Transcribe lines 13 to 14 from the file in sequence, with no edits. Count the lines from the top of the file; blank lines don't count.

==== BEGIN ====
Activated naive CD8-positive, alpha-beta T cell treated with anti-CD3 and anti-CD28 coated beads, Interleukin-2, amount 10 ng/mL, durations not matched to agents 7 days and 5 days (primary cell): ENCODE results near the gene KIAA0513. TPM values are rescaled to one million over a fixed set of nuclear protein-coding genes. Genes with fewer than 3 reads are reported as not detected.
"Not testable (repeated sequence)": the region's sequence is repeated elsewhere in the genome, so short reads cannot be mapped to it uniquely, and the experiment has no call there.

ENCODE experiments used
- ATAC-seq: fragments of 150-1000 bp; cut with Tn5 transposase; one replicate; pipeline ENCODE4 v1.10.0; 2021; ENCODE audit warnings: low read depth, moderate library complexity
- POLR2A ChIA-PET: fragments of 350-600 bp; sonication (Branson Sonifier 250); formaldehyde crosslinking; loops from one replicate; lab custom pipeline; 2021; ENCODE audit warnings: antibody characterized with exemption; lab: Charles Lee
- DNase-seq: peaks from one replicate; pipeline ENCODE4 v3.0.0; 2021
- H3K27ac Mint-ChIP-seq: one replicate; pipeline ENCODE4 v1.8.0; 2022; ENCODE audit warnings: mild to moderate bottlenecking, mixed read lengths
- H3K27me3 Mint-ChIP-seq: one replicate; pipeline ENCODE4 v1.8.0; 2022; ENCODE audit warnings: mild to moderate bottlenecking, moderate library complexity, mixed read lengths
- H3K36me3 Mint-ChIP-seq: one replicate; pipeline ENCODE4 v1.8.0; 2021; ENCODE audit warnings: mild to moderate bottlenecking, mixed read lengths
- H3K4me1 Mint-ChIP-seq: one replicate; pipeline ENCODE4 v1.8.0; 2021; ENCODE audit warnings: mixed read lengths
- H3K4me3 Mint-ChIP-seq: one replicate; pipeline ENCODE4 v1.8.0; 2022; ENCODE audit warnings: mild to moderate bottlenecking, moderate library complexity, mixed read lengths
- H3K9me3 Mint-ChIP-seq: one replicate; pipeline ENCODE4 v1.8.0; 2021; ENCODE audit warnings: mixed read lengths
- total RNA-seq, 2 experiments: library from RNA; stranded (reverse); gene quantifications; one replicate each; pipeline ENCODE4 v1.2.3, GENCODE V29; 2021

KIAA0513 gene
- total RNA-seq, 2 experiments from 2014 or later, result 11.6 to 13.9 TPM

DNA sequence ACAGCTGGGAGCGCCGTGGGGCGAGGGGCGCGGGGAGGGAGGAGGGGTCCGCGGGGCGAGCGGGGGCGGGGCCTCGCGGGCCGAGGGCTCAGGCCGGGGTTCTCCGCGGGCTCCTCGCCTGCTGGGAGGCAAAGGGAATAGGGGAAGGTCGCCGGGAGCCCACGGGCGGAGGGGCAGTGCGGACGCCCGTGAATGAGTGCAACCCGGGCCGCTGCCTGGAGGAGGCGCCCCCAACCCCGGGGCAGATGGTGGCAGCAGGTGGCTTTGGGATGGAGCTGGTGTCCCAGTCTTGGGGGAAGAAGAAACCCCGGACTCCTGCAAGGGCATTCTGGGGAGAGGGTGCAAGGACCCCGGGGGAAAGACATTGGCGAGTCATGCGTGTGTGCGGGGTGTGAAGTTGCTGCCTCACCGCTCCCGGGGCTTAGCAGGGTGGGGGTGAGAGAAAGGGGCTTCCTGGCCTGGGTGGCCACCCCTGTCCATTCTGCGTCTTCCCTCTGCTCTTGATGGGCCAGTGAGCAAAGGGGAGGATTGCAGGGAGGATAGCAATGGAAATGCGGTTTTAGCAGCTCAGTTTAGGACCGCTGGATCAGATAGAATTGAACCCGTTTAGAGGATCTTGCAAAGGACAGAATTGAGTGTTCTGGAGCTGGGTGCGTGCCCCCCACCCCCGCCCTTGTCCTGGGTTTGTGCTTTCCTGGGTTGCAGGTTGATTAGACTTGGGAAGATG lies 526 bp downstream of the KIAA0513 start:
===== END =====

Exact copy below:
- total RNA-seq, 2 experiments: library from RNA; stranded (reverse); gene quantifications; one replicate each; pipeline ENCODE4 v1.2.3, GENCODE V29; 2021

KIAA0513 gene